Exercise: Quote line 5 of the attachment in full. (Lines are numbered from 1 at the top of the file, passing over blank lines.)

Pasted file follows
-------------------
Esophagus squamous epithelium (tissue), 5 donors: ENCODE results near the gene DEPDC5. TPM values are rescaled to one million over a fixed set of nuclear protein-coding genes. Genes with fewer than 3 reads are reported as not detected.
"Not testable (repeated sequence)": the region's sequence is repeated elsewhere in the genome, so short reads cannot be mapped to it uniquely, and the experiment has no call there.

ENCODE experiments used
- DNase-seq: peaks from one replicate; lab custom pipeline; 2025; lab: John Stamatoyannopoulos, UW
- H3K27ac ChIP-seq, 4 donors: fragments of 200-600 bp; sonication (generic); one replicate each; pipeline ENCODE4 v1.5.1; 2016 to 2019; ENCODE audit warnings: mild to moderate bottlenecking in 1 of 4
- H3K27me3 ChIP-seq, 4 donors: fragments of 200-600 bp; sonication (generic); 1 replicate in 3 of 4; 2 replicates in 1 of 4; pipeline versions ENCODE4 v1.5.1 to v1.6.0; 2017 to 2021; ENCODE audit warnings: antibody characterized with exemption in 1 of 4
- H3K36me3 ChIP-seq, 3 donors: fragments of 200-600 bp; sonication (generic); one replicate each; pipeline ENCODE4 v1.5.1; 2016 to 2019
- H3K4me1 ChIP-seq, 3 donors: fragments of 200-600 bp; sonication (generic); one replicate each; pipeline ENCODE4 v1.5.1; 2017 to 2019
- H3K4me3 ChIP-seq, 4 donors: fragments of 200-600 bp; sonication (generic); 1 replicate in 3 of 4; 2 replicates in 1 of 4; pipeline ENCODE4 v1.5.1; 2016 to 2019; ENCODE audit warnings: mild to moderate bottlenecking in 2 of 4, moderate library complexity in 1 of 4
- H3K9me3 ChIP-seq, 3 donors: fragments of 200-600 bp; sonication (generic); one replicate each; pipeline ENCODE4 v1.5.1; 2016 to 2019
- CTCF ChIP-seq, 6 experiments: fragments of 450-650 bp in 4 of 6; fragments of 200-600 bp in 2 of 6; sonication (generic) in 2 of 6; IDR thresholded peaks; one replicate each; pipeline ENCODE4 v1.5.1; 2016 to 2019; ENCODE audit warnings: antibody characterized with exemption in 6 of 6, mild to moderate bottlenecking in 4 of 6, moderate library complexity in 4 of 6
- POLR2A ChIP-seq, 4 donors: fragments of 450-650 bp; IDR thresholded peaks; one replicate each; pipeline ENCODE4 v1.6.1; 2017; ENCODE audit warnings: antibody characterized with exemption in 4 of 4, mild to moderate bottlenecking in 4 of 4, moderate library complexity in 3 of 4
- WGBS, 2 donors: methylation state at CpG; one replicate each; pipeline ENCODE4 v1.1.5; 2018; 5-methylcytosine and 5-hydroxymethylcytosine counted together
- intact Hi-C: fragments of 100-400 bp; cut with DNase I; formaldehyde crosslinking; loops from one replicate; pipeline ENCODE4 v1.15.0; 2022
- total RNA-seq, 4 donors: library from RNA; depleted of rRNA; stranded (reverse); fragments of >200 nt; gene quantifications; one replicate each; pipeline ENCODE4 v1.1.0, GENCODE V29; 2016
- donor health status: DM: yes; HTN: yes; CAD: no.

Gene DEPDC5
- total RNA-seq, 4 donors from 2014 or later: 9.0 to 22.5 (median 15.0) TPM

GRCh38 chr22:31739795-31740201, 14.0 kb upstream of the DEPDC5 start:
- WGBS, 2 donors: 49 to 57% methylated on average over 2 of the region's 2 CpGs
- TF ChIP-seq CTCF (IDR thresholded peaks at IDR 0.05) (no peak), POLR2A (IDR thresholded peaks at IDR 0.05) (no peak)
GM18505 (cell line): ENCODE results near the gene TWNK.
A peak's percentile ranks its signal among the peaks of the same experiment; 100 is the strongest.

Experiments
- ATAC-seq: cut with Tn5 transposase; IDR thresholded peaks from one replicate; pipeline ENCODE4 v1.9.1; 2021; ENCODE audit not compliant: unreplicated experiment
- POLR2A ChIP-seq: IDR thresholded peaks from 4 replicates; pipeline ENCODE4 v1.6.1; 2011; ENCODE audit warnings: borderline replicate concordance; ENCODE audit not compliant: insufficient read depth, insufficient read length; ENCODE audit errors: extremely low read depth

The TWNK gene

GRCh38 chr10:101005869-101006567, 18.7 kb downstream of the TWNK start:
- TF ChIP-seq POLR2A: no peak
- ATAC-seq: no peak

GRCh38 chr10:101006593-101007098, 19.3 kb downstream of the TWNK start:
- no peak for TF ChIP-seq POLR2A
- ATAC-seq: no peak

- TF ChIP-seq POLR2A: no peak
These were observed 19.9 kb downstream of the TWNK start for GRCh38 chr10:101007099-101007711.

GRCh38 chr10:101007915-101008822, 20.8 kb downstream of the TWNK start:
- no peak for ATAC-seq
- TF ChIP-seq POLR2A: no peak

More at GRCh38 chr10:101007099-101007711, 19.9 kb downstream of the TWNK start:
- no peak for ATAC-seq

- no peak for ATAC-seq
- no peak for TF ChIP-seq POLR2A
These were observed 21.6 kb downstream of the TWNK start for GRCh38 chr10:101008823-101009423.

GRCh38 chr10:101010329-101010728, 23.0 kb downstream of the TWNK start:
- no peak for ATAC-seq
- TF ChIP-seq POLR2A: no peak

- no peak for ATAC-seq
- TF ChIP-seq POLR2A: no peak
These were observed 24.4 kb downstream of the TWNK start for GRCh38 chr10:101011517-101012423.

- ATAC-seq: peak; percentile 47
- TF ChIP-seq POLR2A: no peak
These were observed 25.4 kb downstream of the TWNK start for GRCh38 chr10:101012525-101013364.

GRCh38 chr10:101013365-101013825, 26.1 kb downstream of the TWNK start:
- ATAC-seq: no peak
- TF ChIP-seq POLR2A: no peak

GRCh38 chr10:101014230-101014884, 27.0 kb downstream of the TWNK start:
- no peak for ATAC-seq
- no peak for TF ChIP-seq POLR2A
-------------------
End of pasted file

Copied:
- H3K27ac ChIP-seq, 4 donors: fragments of 200-600 bp; sonication (generic); one replicate each; pipeline ENCODE4 v1.5.1; 2016 to 2019; ENCODE audit warnings: mild to moderate bottlenecking in 1 of 4